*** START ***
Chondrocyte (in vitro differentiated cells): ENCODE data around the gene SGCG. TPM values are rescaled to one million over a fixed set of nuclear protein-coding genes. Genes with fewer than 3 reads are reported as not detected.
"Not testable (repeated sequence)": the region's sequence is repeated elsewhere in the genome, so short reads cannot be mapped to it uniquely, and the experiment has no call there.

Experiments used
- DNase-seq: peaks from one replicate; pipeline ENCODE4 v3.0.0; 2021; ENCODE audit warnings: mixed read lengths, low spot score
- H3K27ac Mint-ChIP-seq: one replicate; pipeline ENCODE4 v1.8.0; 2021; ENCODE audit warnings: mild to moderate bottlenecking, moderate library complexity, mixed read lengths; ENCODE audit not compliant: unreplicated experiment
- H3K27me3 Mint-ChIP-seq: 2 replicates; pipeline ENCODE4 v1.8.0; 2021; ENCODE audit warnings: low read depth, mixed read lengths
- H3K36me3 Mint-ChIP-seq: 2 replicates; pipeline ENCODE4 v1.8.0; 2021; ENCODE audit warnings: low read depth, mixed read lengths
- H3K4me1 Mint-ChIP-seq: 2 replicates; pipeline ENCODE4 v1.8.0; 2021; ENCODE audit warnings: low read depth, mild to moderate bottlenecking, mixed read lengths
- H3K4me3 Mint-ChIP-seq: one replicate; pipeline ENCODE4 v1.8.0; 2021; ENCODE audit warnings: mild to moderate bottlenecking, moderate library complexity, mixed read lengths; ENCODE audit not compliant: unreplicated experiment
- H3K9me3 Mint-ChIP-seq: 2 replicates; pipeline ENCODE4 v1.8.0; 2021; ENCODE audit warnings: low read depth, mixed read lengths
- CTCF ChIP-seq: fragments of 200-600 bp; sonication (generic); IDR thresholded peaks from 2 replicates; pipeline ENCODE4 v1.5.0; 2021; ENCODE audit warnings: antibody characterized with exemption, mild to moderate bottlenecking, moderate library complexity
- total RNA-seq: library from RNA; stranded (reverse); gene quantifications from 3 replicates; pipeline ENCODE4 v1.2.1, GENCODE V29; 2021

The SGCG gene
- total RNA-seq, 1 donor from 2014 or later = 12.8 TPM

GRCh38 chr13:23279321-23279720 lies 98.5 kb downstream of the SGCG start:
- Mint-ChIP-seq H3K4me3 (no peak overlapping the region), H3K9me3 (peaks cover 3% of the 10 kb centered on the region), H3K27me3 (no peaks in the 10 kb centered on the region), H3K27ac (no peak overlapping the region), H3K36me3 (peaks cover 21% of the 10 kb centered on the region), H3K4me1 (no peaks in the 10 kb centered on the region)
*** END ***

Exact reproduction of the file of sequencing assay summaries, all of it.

Chondrocyte (in vitro differentiated cells): ENCODE data around the gene SGCG. TPM values are rescaled to one million over a fixed set of nuclear protein-coding genes. Genes with fewer than 3 reads are reported as not detected.
"Not testable (repeated sequence)": the region's sequence is repeated elsewhere in the genome, so short reads cannot be mapped to it uniquely, and the experiment has no call there.

Experiments used
- DNase-seq: peaks from one replicate; pipeline ENCODE4 v3.0.0; 2021; ENCODE audit warnings: mixed read lengths, low spot score
- H3K27ac Mint-ChIP-seq: one replicate; pipeline ENCODE4 v1.8.0; 2021; ENCODE audit warnings: mild to moderate bottlenecking, moderate library complexity, mixed read lengths; ENCODE audit not compliant: unreplicated experiment
- H3K27me3 Mint-ChIP-seq: 2 replicates; pipeline ENCODE4 v1.8.0; 2021; ENCODE audit warnings: low read depth, mixed read lengths
- H3K36me3 Mint-ChIP-seq: 2 replicates; pipeline ENCODE4 v1.8.0; 2021; ENCODE audit warnings: low read depth, mixed read lengths
- H3K4me1 Mint-ChIP-seq: 2 replicates; pipeline ENCODE4 v1.8.0; 2021; ENCODE audit warnings: low read depth, mild to moderate bottlenecking, mixed read lengths
- H3K4me3 Mint-ChIP-seq: one replicate; pipeline ENCODE4 v1.8.0; 2021; ENCODE audit warnings: mild to moderate bottlenecking, moderate library complexity, mixed read lengths; ENCODE audit not compliant: unreplicated experiment
- H3K9me3 Mint-ChIP-seq: 2 replicates; pipeline ENCODE4 v1.8.0; 2021; ENCODE audit warnings: low read depth, mixed read lengths
- CTCF ChIP-seq: fragments of 200-600 bp; sonication (generic); IDR thresholded peaks from 2 replicates; pipeline ENCODE4 v1.5.0; 2021; ENCODE audit warnings: antibody characterized with exemption, mild to moderate bottlenecking, moderate library complexity
- total RNA-seq: library from RNA; stranded (reverse); gene quantifications from 3 replicates; pipeline ENCODE4 v1.2.1, GENCODE V29; 2021

The SGCG gene
- total RNA-seq, 1 donor from 2014 or later = 12.8 TPM

GRCh38 chr13:23279321-23279720 lies 98.5 kb downstream of the SGCG start:
- Mint-ChIP-seq H3K4me3 (no peak overlapping the region), H3K9me3 (peaks cover 3% of the 10 kb centered on the region), H3K27me3 (no peaks in the 10 kb centered on the region), H3K27ac (no peak overlapping the region), H3K36me3 (peaks cover 21% of the 10 kb centered on the region), H3K4me1 (no peaks in the 10 kb centered on the region)